A fragment of the long-lost music of the "De Belville Song," from Gilbert and Sullivan's Iolanthe, has been discovered, music experts announced Monday.
The first violin part of the song which has survived only in its lyric form since the piece was cut from the opera after its premiere in 1882 provides clues to its melody and musical structure. The part was found by Bruce Miller, a professor at Holy Cross College in
Massachusetts, and librarian Helga Perry.
"While the 'holy grail' of Gilbert and Sullivan is the lost opera Thespis, this is definitely the second on the list that people have been searching for," Miller said. "Most people assumed it was lost for good."
They discovered the fragment in 1998 while digging through a private collection of papers from the London's D'Oyly
Carte opera company. Miller said they withheld news of the find until Monday because they hoped to piece the song together before making it public.
He refused to divulge the owner of the collection and its location, citing privacy issues.
Miller first began going through the collection as part of his role on the editorial board of a new edition of Gilbert and Sullivan operas to be published by Broade Brothers next year. Miller's search initially yielded the orchestration of the lost song "Reflect, My Child," which was cut from HMS Pinafore, before turning up this piece from
Pages of the lost fragment of the "De Belville Song" music were found glued together face-to-face on the backside of other notated scores.
Fragment Provides Insight
While this one section of the music does not contain enough information for the song to be re-created in full, Miller said, it does give an idea of what its tune sounded like.
"We know now how many measures long it was, the rhythmic details, key signature far more than we have ever known before about it," he said.
The song itself has a somewhat mysterious history that suggests a possible explanation for the well-known rift between the two collaborators.
When Iolanthe premiered simultaneously in New York and London, the "De Belville Song" was performed with music and words in the former and with words only in the latter. Shortly thereafter, the song and another, "Fold Your Flapping Wings," were cut from the opera.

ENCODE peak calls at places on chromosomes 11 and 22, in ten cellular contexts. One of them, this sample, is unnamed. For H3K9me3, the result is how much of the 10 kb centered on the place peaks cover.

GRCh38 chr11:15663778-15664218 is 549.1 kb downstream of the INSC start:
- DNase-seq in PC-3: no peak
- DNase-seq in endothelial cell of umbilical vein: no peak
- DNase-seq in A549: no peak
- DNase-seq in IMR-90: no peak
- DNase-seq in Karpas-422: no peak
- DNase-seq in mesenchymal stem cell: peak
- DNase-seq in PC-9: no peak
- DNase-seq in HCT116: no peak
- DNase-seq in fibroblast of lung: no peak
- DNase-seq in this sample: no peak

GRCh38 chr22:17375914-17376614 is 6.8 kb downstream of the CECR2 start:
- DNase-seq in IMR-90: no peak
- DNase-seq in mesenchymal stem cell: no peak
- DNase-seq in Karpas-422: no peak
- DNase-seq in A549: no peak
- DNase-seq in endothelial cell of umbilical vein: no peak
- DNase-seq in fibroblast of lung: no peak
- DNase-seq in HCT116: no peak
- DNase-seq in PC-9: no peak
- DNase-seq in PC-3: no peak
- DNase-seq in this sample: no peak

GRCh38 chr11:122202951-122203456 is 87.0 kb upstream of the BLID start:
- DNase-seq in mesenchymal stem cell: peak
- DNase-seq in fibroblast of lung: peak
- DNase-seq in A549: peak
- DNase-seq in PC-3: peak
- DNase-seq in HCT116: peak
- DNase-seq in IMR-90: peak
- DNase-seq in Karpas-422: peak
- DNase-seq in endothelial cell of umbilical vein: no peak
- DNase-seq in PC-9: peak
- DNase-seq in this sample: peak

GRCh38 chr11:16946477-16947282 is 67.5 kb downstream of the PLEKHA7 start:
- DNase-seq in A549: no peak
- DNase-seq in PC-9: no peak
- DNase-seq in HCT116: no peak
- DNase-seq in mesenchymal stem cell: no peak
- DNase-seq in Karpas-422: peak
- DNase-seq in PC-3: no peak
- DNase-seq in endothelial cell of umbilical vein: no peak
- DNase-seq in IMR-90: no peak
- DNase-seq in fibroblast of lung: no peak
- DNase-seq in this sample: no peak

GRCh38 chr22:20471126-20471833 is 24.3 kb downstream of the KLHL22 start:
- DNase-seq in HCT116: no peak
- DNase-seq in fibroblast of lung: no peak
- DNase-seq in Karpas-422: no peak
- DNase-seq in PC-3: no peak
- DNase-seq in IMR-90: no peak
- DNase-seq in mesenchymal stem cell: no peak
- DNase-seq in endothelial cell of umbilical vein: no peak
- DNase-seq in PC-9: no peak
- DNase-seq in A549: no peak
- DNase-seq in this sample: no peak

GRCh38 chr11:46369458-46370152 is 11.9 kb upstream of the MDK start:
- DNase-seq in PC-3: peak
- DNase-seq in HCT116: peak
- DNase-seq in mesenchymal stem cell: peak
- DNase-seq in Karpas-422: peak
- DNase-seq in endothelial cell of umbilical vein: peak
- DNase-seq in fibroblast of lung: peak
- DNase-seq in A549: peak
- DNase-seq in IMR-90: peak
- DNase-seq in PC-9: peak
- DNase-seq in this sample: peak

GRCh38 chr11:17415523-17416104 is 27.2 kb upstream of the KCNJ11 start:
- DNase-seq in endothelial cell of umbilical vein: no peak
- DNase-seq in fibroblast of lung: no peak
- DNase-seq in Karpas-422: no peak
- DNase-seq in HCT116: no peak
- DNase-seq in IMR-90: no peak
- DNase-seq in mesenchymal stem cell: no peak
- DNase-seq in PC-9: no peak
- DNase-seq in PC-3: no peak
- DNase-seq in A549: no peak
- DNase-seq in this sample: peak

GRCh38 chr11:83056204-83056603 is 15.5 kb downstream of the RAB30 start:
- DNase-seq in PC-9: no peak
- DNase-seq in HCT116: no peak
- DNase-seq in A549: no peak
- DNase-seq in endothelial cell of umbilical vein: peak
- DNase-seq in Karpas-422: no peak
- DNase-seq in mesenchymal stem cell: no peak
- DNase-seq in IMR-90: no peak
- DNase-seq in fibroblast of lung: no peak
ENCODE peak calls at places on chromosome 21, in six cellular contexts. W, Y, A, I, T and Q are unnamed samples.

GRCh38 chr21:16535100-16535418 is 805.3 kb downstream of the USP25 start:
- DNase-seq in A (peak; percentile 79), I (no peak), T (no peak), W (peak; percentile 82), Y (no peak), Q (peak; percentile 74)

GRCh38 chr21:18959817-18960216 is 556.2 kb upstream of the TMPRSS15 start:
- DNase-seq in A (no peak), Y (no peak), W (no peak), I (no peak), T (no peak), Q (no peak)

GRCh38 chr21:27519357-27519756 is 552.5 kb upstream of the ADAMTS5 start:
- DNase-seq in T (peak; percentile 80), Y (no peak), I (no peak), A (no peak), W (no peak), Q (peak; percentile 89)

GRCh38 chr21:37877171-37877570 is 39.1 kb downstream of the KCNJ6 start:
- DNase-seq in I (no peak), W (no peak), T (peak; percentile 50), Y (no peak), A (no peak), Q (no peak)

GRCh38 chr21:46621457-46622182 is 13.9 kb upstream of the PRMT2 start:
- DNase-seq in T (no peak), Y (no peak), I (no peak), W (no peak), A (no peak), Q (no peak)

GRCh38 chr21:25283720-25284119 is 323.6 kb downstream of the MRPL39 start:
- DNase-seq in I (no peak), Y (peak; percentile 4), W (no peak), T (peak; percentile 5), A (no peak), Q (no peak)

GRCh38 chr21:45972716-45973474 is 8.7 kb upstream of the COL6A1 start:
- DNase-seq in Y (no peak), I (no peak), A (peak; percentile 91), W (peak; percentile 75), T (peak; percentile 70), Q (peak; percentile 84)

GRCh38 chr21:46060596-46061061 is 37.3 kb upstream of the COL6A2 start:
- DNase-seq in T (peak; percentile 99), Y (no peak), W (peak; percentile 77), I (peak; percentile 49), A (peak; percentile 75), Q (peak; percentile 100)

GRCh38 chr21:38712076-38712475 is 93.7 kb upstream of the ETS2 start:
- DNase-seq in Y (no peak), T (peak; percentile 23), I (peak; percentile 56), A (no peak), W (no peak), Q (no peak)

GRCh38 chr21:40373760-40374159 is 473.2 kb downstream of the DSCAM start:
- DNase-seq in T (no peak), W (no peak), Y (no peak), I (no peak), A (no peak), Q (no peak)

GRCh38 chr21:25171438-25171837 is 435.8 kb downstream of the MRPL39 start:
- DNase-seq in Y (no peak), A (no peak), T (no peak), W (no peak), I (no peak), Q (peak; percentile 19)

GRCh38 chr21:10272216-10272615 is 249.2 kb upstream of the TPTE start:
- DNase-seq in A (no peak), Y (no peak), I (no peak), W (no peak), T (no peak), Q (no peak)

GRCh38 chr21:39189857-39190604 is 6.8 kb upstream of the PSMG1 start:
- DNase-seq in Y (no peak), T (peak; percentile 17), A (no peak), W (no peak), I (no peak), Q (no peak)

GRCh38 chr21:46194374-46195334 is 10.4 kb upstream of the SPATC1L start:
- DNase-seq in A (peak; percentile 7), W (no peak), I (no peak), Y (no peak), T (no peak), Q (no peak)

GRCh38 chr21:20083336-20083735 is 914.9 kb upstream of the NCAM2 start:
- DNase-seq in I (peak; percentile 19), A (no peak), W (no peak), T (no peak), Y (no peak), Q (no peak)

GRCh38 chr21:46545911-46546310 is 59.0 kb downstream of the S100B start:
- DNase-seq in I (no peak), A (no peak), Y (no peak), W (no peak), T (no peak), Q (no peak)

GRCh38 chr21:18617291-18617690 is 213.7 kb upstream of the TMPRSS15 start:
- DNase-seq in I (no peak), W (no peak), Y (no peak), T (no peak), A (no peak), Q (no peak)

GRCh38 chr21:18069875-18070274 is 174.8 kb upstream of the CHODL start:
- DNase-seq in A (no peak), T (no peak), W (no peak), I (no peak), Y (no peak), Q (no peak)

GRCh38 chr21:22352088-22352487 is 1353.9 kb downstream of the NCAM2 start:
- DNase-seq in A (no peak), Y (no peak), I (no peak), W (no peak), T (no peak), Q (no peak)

"We know Sullivan was not happy with act two," Miller said. "It dragged and he thought it needed to be compressed, and the critics said the same thing, so they took the two songs out ... but that may not be the only reason. The way it was performed suggests there was something problematic from the beginning."
Adding to the mystery was Gilbert's first edition of an anthology he published, "Songs of a Savoyard," which included the lyrics for the "De Belville Song." A second edition, co-edited with Sullivan after their breakup and reconciliation, didn't include it.
"Although nobody seems to have gone on the record as having a problem with that song, there [appears to be] too much of a coincidence," Miller said.
Satirical Slant Cited
The problems may have stemmed from the political content of the song, which tells the tale of a fictitious De Belville and his ascension to the House of Lords, a political bastion of England's wealthy upper class and aristocracy.
"We infer [from the song] that merit is not honored but attained rather through money and heredity, and even that honor is hollow," Miller explained. "It was not a gentle satire. In 1882, there was much debate over what powers the House of Lords should have as it is today. We traditionally look at Iolanthe as a fairy opera, but it
had a deadly serious ring to it. It was noted at the time and it may have been cut because it cut a little too close to the bone."
It is believed that Sullivan may have worried about a song with such a partisan jab because he hobnobbed with the upper classes.
"Something was not quite right about their relationship
over this song," Miller said. "In looking through Sullivan's
diary you see his discontent over his relationship [with
Gilbert], which began two weeks after the premiere of
"These discoveries are of academic interest mostly," said
Albert Bergeret, founder and artistic director of the
New York Gilbert &
Sullivan Players. "As far as I'm concerned,
these pieces were cut for good dramatic reasons as they
can distract from the continuity."
Bergeret said the song's controversy is ironic given that
Gilbert and Sullivan tended to avoid the politics of their
In fact, that is what makes their works timeless, Bergeret
said. "Kids from Harlem can recognize characters in their
plays," he said. "That, in my opinion, is their genius
that they avoided those areas.
"The piece will outlive the [British governmental] institution
in my opinion," Bergeret added. "[Iolanthe] is such a
marvelously structured drama about the human condition.
Its political context wasn't probably necessary for the
Miller will present the sheet music at the 11th annual 19th
Century Music Conference at the University of London
later this month.
"Hopefully this discovery will get people to start looking in
other places and try to find other [lost pieces]," Miller said.